What VMware's bid to join OpenStack really means

VMware has asked to become a member of the foundation governing OpenStack, the open source cloud operating system -- but in a sense, VMware has already joined

The news at VMworld that VMware was applying to join the OpenStack Foundation sounded a little like Microsoft asking to join the Linux Foundation. Really? VMware is embracing a stack of open source bits that does much of what VMware's expensive, proprietary software does? Why would it do that?

The answer lies deep in the nature of OpenStack and in VMware's vision of its own future.

[ Also on InfoWorld: A reality check for OpenStack. | Stay on top of the current state of the cloud with InfoWorld's special report, "Cloud computing in 2012." Download it today! | Also check out our "Private Cloud Deep Dive," our "Cloud Security Deep Dive," our "Cloud Storage Deep Dive," and our "Cloud Services Deep Dive." ]

For one thing, OpenStack is no direct threat to VMware. OpenStack is a framework for managing virtualized compute, storage, and networking resources; it doesn't do any of the virtualizing itself. True, VMware's virtualization management products overlap with OpenStack, but downloading and installing OpenStack from the OpenStack.org website would be like going to Kernel.org and downloading and installing the Linux kernel -- no one wants to try that at home.

Instead, various vendors including Canonical, Rackspace, Red Hat, and Piston Cloud are "packaging" the OpenStack bits and adding value in a manner similar to commercial Linux vendors with their various Linux distributions and support offerings. But at this stage, even those packaged bits are still primarily for experimentation purposes; by most estimates we're still six months to a year away from the production stuff (Piston Cloud claims to be the exception).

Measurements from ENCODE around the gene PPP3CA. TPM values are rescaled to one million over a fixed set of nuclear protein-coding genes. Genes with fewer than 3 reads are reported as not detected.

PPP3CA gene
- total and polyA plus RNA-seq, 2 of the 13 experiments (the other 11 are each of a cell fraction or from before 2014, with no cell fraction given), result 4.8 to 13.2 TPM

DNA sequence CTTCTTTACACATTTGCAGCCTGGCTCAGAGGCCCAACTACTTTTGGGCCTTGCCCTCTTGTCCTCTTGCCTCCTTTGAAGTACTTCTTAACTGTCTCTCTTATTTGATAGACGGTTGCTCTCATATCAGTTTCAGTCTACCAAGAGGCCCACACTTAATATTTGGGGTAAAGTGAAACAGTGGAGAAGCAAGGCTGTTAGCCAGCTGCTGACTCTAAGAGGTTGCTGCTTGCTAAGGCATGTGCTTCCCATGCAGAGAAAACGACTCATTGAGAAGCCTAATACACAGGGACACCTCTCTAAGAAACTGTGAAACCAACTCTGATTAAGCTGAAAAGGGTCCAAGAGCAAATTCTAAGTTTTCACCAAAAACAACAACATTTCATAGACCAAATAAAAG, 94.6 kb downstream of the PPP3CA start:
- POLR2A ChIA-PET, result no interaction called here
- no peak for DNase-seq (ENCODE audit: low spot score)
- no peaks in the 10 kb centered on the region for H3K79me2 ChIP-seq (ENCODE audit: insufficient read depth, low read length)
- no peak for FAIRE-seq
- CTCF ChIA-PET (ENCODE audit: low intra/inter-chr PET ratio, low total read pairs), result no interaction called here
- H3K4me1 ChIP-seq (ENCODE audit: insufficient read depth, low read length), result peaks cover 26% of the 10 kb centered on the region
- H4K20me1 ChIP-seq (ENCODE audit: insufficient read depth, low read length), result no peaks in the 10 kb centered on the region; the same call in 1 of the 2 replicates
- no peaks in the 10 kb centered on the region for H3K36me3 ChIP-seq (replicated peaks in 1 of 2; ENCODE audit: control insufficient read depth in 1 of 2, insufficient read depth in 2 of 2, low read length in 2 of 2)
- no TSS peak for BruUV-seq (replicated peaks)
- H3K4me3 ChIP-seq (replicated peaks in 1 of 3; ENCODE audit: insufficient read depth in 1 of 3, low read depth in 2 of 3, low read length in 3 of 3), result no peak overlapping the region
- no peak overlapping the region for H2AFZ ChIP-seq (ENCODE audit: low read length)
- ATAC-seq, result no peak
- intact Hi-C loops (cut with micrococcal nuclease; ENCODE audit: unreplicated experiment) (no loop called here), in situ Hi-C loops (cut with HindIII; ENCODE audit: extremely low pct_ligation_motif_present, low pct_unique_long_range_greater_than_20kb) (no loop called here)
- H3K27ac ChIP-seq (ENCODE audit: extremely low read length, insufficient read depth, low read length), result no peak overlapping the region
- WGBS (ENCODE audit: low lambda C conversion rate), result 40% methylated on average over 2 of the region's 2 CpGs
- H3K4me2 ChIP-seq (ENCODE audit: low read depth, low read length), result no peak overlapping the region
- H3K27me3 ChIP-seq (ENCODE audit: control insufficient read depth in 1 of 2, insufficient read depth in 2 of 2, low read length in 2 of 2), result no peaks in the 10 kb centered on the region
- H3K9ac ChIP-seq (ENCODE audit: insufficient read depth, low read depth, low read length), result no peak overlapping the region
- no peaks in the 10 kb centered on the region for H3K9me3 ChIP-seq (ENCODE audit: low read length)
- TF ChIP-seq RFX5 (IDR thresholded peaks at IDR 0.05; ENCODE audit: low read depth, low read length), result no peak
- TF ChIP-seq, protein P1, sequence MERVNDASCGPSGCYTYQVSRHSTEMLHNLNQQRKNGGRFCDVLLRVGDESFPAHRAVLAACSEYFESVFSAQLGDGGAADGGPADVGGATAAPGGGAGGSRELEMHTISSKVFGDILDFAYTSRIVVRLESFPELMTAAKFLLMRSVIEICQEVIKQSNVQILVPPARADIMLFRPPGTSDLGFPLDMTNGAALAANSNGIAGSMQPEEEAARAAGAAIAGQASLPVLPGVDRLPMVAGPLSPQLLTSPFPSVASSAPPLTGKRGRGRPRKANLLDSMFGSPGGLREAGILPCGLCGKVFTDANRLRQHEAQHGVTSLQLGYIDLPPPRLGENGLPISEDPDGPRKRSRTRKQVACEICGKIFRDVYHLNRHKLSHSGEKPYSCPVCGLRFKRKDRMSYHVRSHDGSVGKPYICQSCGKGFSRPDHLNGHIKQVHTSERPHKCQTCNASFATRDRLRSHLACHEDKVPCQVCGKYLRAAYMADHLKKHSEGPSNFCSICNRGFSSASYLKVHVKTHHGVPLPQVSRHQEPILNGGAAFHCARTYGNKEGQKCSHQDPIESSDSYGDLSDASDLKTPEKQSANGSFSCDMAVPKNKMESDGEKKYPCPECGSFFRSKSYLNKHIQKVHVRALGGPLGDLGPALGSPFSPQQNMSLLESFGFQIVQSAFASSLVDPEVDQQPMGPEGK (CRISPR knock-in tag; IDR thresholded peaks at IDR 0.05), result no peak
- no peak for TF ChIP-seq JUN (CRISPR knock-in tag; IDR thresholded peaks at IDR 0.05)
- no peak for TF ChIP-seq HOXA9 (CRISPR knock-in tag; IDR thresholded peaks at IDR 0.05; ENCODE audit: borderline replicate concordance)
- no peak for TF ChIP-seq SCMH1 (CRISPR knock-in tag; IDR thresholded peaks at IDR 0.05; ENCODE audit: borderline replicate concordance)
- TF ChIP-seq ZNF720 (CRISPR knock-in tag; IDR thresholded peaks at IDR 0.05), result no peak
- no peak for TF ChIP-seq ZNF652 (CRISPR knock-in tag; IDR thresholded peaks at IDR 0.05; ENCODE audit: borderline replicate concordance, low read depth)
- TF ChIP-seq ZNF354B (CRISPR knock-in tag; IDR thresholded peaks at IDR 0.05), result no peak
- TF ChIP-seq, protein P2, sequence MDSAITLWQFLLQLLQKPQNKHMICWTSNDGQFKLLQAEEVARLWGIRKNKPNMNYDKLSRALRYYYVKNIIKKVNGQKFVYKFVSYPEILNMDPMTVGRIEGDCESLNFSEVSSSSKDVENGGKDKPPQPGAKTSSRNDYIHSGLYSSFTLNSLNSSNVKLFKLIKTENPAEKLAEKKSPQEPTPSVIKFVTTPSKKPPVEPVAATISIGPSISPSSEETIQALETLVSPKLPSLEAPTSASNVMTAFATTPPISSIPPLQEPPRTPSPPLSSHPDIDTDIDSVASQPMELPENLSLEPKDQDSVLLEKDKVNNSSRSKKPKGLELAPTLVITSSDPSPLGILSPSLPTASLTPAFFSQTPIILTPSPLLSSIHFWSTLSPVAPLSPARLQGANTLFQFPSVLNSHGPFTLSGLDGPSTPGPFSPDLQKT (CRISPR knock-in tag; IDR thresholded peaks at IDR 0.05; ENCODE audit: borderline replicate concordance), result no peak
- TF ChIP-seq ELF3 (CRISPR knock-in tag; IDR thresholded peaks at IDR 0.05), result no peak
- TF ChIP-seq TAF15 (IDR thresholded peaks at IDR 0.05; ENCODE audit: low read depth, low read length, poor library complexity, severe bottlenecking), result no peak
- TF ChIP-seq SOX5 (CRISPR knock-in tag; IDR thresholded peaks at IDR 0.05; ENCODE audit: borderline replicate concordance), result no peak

Eventually, though, it's gonna happen: Packaged OpenStack versions will compete with VMware's cloud management software and accelerate large-scale deployments of Xen and KVM virtual machines that might otherwise use ESX virtual machines.

But keep in mind that OpenStack software vendors will also be competing with each other -- and more to the point, VMware already understands that its days of hypervisor dominance are numbered. It's no coincidence that DynamicOps, a private cloud software company VMware acquired in July, supports Xen and Hyper-V as well as ESX.

VMware is looking past server virtualization to the whole enchilada of the software-defined data center. And when you think about it, OpenStack's real mission is to provide a common denominator framework for the software-defined data center -- or the private cloud, if you will -- around which industry players can add all kinds of value. Why shouldn't VMware want to get a piece of that?

In fact, it already has in a big way -- by acquiring network virtualization player Nicira, which has led three open source projects crucial to the software-defined data center: OpenFlow, Open vSwitch, and Quantum. The last is OpenStack's Networking component, which will first appear in the Folsom version of OpenStack due to arrive next month.

I recently interviewed Martin Casado, CTO and co-founder of Nicira, and asked him about the bridge built between VMware and OpenStack through the acquisition of Nicira. "This acquisition is actually a statement [by VMware]," he said. "Part of this acquisition is a strategic direction to embrace open standards, embrace open source, and go multihypervisor. Not only will we continue the level of contribution to these projects, we'll most likely accelerate them in certain areas."

You might even say that by paying $1.2 billion for Nicira, VMware bought itself not only leading-edge network virtualization, but also the most influential position possible in OpenStack, because the networking component -- whose development was led by Nicira -- is arguably the most strategic component. It's the linchpin of the software-defined data center.

Will VMware be a good OpenStack citizen? I think so. It serves everyone to maintain interoperability among private cloud solutions -- and there's enormous latitude to differentiate. As Brian Proffitt recently noted, OpenStack differs sharply from Linux in that it has been driven by vendors from the very start. In that consortium's collective effort to bring enterprise customers into the cloud era, welcoming VMware to the club will surely accelerate OpenStack's momentum.

This article, "What VMware's bid to join OpenStack really means," originally appeared at InfoWorld.com. Read more of Eric Knorr's Modernizing IT blog. And for the latest business technology news, follow InfoWorld on Twitter.

Mobile Security Insider: iOS vs. Android vs. BlackBerry vs. Windows Phone
Recommended
Join the discussion
Be the first to comment on this article. Our Commenting Policies